A tribute to Abdur Razzaque | The Daily Star
12:09 AM, October 27, 2013 / LAST MODIFIED: 12:29 AM, October 27, 2013

A tribute to Abdur Razzaque

A tribute to Abdur Razzaque

">A tribute to Abdur Razzaque Top: Composition-8 (oil on canvas); Freedom fighter (white cement and concrete)
Abdur Razzaque is regarded as one of the greatest sculptors of our country. He was the first person to take up sculpture in the independent country from the centre point of Joydevpur. A versatile individual in arts, he was not only immersed in the sculpture medium, but print making and painting were also among his favourite media of expression. He showed outstanding evidence in both creativity and skill in each branch. Even on the day prior to his death, he was silently involved in his work. He was 73 when he passed away in 2005. He died in Jessore where he had conducted a drawing workshop. The participants were his former students.
October 23 marked the 8th death anniversary of the significant artist.
Passionate and introvert, Razzaque, shied away from the atmosphere of human preoccupation with fame, wealth and domination. With a long and chequered life, Razzaque gradually transformed himself into an abstract expressionist painter. His works were form and colour-oriented and nature was a recurring leitmotif in his works. His watercolours give us a serene and tranquil feeling which was one of the hallmarks of his works. He always enjoyed creating new forms and shapes that represented unfamiliar and unconventional facets. This avant-garde painter was associated with modern art movement in Bangladesh from its very early days. Razzaque was the student of the second batch of the Dhaka Art College (now the Faculty of Fine Arts, University of Dhaka). His classmates included Murtaja Baseer, Rashid Chowdhury, Qayyum Chowdhury, Zunabul Islam, Ekramul Huq, Emdad Hossain, Humayun Kabir and others.
Razzaque's mediums of works included water colour, drawing (pen, ink, pencil, charcoal, pastel), print (etching, aquatint, lithograph, dry point, wood cut), sculpture (white cement, bronze, metal) oil colour and mixed medium. From the beginning of his career, he liked to work in different media and was always striving to unearth the mystery of nature and human beings. In his portrait sketches, he is profoundly true to the characters. The characters evoke soulful and touching emotion, which is very rare and unusual. Razzaque always tried to articulate the inner essence of nature in many of his works. It is noteworthy that he had a deep capacity to feel and respond to the beauty of nature in his works. He not only produced works, but also introduced an aesthetic and artistic element. Razzaque also did figurative work -- rural men, goldsmith, his companions, his parents, boatman, hard working people, boats, crows, indigenous flowers, people at leisure, and other facets. Razzaque's landscape transported the viewers far away from urban life. He arranged the motifs in different combinations of light and shade.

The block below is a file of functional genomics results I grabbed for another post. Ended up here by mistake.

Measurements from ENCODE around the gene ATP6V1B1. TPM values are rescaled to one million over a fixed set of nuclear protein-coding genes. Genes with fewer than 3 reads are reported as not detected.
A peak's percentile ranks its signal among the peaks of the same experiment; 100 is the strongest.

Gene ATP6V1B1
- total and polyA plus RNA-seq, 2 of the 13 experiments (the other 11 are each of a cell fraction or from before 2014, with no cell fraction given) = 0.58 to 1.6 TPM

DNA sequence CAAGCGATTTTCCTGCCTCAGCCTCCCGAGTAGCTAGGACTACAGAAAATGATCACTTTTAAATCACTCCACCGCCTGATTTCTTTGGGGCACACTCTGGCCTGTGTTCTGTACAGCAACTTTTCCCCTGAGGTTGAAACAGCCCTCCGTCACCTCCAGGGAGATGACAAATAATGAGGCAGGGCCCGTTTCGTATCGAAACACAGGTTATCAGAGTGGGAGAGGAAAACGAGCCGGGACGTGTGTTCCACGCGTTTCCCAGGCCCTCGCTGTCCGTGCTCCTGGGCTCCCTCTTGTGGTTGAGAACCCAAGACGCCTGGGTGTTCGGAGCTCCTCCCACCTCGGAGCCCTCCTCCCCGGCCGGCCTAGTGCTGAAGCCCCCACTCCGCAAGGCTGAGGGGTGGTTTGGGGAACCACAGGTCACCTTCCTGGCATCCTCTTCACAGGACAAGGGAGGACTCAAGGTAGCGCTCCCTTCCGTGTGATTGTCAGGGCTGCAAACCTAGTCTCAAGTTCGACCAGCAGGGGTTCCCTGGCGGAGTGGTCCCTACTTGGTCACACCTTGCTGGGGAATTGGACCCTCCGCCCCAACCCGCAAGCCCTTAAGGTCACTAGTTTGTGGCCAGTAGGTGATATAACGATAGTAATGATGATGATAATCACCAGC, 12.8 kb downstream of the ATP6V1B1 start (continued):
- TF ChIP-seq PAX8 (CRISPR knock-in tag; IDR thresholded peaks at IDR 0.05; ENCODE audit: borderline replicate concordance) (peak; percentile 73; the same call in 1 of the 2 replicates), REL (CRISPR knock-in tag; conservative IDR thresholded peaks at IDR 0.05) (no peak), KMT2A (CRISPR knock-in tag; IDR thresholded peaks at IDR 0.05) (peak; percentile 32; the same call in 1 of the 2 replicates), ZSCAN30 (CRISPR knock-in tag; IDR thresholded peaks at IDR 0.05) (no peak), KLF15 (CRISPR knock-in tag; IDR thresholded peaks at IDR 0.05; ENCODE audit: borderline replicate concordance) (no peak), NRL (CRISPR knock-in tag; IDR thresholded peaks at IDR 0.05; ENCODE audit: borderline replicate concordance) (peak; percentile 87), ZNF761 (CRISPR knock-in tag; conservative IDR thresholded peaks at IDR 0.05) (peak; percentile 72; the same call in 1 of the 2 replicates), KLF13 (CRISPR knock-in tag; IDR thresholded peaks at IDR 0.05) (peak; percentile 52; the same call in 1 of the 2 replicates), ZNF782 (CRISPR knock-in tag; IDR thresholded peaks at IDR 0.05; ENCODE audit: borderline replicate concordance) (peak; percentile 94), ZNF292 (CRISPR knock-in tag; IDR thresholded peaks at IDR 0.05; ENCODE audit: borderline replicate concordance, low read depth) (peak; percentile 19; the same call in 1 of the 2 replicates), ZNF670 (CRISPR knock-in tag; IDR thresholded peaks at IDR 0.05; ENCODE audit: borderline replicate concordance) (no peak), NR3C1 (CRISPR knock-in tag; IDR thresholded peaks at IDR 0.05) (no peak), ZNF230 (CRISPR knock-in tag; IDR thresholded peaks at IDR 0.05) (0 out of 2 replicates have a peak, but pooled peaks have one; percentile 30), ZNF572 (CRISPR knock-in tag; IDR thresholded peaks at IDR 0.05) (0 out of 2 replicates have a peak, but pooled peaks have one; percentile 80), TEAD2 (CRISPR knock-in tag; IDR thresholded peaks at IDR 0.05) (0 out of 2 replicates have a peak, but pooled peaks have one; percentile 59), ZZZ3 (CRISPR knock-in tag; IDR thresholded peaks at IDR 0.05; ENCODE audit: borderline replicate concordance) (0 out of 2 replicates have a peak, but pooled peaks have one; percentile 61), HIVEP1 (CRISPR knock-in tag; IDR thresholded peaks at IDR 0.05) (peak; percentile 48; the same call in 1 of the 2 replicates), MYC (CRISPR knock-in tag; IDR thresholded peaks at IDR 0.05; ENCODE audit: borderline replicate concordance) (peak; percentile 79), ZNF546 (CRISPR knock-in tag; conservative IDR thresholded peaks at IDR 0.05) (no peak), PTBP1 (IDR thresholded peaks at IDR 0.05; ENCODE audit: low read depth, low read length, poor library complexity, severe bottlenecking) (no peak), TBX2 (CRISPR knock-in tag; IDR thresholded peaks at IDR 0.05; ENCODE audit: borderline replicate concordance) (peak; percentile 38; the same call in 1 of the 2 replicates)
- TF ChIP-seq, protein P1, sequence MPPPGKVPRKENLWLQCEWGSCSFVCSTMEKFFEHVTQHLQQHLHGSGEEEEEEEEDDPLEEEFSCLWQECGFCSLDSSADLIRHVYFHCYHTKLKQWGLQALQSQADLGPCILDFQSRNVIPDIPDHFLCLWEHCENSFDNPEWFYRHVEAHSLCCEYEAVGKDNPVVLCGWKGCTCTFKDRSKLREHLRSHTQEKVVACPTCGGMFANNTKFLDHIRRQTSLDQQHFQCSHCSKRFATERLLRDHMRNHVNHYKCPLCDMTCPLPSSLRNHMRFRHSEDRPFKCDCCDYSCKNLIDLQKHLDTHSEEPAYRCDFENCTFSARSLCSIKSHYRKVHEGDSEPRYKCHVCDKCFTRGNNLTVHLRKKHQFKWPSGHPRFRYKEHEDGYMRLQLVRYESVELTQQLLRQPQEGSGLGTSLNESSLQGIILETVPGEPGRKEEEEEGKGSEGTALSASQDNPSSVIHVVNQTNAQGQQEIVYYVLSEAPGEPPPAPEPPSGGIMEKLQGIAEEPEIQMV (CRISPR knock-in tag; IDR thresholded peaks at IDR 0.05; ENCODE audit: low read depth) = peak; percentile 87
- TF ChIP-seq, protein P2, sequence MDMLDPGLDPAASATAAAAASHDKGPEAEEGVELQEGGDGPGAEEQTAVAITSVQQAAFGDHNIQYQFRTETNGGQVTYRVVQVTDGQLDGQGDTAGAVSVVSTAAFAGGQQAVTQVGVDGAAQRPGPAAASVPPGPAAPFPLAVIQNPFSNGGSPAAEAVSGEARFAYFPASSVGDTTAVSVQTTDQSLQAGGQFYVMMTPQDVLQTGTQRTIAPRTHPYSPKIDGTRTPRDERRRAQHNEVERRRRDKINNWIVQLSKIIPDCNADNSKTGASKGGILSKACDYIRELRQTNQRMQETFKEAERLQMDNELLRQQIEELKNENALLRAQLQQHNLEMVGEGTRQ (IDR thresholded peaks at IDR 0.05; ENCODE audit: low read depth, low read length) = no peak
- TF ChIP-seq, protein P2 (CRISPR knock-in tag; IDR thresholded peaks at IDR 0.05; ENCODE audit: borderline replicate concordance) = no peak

Razzaque liked to work in bold brush strokes, bright colours, light and shade that mark his figures and forms from the ambience around him. In his use of colours, he frequently went for vital colours from our natural world. He was increasingly imparting messages through his paintings and he was becoming more innovative, using his space to increasingly interact with his figures and objects. The finely honed and though provoking themes were really praiseworthy. His watercolours and oil paintings are highly impressive in their colour, tone and texture. These works are simultaneously of technical excellence and intellectually very mature.
The sculptural works by Razzaque at Joydevpur and other locations are largely figure-based. He also did many semi-abstract and purely abstract pieces which were also acclaimed by art enthusiasts. Always willing to experiment, he had a passion for creating art that was fresh and novel. These vary in media, materials and size. As mediums he has used cement, stone, steel, iron, bronze and wood. In metals he has used both the welding technique and casting. Wood, one of his favourite mediums, has been carved and shaped to give a touch of his adroit hand. In his figure-based works, Razzaque adds outstanding force and an animated quality.

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